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Diary of a Lockdown, day 33: let’s change ‘normal’

Faces of the UK health workers who have died from Co-vid 19. Image: Guardian

In whatever ways the lockdown eventually starts to lift, I’m hoping we don’t return to normal. Some things I would like to continue. Here are a four of them.

ONE. A recognition and appreciation of the huge role immigrants and the descendants of immigrants play in the National Health Service and other essential parts of our society. Continue reading

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Diary of a Lockdown, day 25: days of nothing

Spring gallops on: bluebells in Dulwich Wood, 17th April

Nothing to report. Seriously. I’m not doing anything or seeing anyone. Every day seems very much like the day before. I can’t draw on profound thoughts or insights as I’m not having any. My preoccupations are boring, even to me. But purely as a matter of historical record for myself, I will record them here.

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Diary of a Lockdown, day 20: fear washes at the shore of content

Easter baking: April 12th

The family niggles have calmed down. We are slipping into a routine I actually find quite enjoyable. The teens have taken to cooking with some enthusiasm and we’ve now got a dinner rota for the week; seedlings are germinating in the kitchen and will be transferred to the vegetable patch once the risk of frost has gone; P and I are enjoying our daily dog walks; and the fence between our garden and next door’s is low enough for us to chat over – sometimes with a glass of wine. So we even have a social life.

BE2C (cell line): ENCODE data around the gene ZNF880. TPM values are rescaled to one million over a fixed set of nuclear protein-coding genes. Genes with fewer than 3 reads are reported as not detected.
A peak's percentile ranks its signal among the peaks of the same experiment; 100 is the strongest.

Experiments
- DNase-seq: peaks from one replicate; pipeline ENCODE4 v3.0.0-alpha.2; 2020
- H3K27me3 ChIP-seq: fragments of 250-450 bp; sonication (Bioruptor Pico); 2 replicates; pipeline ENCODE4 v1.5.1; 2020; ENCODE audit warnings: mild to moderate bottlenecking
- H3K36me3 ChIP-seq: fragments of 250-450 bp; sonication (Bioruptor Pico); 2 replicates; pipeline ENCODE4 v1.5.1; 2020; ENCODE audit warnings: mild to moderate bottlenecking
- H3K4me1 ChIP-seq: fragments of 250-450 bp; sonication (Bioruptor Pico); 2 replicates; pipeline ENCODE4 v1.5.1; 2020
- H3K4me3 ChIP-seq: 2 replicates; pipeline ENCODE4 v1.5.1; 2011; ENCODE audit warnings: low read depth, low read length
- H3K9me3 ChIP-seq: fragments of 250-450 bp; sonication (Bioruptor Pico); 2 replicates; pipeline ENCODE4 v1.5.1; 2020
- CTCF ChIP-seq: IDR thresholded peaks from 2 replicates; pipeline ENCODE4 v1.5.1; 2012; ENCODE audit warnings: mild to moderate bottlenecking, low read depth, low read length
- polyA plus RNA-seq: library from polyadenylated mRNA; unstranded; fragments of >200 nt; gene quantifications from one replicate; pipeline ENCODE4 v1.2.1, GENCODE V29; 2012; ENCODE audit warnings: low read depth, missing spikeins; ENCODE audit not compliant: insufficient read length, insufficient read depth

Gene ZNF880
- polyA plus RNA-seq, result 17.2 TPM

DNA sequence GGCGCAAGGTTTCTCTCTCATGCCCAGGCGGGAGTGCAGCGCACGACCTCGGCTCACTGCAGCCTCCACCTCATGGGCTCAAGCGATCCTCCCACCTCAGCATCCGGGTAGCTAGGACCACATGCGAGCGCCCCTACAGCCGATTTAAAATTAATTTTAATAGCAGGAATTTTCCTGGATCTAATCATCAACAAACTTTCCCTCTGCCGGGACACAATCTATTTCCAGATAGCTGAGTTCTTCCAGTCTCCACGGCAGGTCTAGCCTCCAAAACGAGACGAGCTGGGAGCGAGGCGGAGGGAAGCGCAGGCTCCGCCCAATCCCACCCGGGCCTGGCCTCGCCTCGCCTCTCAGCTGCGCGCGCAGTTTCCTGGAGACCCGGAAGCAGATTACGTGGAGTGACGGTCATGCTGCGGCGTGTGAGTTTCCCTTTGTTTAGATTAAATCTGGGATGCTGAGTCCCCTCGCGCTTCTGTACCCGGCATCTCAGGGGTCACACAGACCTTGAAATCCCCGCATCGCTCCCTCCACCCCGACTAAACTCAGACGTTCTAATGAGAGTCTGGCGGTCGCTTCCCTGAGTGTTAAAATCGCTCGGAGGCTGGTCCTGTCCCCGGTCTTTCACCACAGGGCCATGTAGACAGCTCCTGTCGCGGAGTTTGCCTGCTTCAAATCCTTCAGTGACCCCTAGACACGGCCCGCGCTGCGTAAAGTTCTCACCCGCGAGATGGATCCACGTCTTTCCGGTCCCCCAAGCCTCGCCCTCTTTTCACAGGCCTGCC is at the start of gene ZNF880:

And yet washing around the shores of this island of suburban content, as the deadliness of Coronavirus sinks in, is fear. This disease, is not just, as we originally told ourselves, ‘a bit like the flu’. The infectiousness and the fatality rates are higher. There is no cure and no vaccine.

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Diary of a Lockdown, day 16: getting a bit niggley

Sign of Spring: cherry blossom in the compost corner of the garden

I suppose we’ve done quite well getting to day 16 without a major argument, but I could do with a break from my family now!

We’re beginning to get niggley with each other. I can’t bear the way the children are living in their dressing gowns. They want me to stop reminding them there is such a thing as mornings or school work to do. “We’re teenagers,” they moan, “we’re not supposed to get up before noon – and it’s the holidays now.”

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Diary of a Lockdown, day 14: no chance to say Goodbye

Remember Mum, whose last birthday was April 6th 2015